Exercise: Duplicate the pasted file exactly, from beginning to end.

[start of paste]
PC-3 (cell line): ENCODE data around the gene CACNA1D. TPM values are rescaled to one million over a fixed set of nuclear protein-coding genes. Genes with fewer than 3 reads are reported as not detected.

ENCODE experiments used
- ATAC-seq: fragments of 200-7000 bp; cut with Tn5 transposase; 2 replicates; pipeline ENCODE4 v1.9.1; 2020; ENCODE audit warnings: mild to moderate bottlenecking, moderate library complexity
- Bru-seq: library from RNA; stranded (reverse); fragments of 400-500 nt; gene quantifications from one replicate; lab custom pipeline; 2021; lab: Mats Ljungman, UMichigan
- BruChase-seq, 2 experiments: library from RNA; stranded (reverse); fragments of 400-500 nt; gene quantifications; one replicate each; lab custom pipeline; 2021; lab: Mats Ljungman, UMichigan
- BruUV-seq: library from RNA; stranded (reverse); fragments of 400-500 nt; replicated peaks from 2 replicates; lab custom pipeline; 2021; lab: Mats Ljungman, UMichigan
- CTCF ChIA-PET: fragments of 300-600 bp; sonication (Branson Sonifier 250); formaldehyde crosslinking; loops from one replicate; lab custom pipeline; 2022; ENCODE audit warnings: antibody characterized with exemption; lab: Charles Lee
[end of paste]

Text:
PC-3 (cell line): ENCODE data around the gene CACNA1D. TPM values are rescaled to one million over a fixed set of nuclear protein-coding genes. Genes with fewer than 3 reads are reported as not detected.

ENCODE experiments used
- ATAC-seq: fragments of 200-7000 bp; cut with Tn5 transposase; 2 replicates; pipeline ENCODE4 v1.9.1; 2020; ENCODE audit warnings: mild to moderate bottlenecking, moderate library complexity
- Bru-seq: library from RNA; stranded (reverse); fragments of 400-500 nt; gene quantifications from one replicate; lab custom pipeline; 2021; lab: Mats Ljungman, UMichigan
- BruChase-seq, 2 experiments: library from RNA; stranded (reverse); fragments of 400-500 nt; gene quantifications; one replicate each; lab custom pipeline; 2021; lab: Mats Ljungman, UMichigan
- BruUV-seq: library from RNA; stranded (reverse); fragments of 400-500 nt; replicated peaks from 2 replicates; lab custom pipeline; 2021; lab: Mats Ljungman, UMichigan
- CTCF ChIA-PET: fragments of 300-600 bp; sonication (Branson Sonifier 250); formaldehyde crosslinking; loops from one replicate; lab custom pipeline; 2022; ENCODE audit warnings: antibody characterized with exemption; lab: Charles Lee